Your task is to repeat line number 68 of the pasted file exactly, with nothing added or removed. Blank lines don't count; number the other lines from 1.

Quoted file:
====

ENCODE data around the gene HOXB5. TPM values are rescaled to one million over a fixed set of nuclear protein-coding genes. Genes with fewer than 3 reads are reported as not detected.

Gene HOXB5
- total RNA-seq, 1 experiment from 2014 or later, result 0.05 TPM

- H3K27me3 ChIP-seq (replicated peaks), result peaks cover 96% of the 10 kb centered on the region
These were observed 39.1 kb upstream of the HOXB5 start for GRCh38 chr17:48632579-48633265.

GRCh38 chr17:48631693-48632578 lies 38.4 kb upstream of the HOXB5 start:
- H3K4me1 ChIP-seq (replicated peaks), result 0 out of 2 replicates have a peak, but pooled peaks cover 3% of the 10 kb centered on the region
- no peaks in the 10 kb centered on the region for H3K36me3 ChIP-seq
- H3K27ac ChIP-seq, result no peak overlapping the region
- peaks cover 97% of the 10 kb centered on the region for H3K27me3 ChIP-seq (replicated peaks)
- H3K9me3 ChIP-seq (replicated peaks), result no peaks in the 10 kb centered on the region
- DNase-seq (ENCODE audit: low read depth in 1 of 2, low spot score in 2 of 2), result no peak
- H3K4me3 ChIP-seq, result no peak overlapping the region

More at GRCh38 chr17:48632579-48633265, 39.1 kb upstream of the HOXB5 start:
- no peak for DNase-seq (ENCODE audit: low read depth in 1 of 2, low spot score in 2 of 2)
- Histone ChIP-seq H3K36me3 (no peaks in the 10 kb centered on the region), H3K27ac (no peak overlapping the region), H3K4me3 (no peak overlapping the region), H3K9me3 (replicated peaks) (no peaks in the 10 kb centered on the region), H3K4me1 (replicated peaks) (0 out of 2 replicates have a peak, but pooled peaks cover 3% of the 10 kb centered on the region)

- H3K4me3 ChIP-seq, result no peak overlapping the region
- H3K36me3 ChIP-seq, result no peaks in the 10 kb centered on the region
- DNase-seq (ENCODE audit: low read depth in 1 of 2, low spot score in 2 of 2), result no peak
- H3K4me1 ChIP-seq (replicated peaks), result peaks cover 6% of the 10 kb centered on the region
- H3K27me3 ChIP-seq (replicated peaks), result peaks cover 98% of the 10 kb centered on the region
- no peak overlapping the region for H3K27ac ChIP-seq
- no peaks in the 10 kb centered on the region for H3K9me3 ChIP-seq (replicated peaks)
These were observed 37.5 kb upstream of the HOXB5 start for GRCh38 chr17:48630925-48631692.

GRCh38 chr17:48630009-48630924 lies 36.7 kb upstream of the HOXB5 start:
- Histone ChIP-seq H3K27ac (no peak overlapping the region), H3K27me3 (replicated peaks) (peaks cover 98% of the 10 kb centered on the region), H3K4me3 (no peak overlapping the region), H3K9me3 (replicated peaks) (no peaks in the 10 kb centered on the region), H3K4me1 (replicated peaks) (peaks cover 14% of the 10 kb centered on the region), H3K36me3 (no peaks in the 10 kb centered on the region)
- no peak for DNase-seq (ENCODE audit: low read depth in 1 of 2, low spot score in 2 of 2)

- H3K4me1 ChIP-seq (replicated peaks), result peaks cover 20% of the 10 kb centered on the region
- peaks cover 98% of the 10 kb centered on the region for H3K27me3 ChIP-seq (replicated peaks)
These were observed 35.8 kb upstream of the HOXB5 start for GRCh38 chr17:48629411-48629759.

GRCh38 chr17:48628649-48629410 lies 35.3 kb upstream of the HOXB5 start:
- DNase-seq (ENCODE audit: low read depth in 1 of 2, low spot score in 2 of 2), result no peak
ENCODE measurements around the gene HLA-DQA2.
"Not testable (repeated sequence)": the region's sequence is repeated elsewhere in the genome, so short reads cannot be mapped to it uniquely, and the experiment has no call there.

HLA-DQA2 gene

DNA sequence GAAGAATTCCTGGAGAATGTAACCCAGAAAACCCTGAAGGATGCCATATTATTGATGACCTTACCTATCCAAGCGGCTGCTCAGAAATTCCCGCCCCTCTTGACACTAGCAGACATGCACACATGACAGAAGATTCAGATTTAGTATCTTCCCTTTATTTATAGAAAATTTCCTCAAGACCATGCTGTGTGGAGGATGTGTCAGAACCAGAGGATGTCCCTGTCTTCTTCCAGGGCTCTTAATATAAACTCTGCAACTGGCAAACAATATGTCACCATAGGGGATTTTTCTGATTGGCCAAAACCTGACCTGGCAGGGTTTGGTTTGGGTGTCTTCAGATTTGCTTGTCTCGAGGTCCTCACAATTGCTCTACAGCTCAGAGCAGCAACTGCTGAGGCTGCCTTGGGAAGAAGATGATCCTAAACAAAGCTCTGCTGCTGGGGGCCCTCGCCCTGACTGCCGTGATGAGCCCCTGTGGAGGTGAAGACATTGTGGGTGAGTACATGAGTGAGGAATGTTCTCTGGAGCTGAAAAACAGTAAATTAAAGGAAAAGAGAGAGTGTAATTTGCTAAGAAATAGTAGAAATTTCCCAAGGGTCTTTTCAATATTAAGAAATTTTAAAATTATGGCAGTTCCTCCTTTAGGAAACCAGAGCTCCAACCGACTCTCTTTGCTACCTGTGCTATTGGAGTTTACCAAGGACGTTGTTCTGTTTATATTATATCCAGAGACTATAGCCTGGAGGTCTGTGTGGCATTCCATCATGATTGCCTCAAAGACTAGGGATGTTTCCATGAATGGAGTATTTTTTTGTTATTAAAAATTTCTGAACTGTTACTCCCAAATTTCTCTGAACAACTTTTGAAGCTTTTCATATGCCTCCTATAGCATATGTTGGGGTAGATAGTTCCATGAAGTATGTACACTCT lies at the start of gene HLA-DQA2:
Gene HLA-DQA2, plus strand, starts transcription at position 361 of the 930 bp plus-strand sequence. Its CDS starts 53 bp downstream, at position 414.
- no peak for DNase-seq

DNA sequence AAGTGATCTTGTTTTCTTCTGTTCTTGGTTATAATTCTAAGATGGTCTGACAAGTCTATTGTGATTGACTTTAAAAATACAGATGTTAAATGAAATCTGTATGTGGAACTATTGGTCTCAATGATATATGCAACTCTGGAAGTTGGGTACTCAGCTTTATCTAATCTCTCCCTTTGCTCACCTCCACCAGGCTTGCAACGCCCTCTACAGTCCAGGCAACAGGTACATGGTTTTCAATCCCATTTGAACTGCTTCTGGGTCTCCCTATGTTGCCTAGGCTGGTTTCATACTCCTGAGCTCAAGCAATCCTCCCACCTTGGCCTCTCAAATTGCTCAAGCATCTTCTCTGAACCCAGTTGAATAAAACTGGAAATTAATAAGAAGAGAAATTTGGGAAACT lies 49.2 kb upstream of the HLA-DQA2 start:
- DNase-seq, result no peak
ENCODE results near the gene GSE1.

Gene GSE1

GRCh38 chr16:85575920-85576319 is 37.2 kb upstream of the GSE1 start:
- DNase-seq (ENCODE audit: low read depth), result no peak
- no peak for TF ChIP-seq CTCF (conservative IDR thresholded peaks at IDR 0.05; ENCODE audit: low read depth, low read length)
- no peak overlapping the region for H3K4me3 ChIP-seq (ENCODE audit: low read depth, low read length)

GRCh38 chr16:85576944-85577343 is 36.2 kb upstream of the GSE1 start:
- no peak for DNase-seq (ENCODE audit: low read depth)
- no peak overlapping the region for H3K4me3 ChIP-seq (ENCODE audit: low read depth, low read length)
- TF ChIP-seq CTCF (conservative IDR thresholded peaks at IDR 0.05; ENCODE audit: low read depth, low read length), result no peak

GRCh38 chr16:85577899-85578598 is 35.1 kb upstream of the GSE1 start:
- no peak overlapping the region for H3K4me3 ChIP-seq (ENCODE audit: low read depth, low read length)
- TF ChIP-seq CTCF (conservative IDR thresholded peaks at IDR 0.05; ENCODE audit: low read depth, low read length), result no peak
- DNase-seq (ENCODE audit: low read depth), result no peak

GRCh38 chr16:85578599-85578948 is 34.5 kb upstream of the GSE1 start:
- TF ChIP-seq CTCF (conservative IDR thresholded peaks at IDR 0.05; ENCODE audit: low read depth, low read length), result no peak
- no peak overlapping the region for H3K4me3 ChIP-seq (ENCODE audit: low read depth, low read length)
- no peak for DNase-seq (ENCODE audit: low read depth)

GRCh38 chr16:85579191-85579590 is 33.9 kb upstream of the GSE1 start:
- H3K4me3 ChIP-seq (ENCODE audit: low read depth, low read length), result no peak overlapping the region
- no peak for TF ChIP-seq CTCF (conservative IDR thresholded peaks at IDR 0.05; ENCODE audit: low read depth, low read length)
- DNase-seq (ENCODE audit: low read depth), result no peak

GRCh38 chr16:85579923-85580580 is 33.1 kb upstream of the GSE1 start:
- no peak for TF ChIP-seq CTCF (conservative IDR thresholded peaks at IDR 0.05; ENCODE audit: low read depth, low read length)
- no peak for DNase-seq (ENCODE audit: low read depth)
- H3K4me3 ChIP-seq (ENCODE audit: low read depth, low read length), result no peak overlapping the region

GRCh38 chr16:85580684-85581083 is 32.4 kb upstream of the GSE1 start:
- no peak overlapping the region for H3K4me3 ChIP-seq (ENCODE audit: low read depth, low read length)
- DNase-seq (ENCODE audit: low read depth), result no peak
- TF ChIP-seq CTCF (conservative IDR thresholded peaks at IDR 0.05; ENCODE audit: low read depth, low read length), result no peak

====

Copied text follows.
- no peak overlapping the region for H3K4me3 ChIP-seq (ENCODE audit: low read depth, low read length)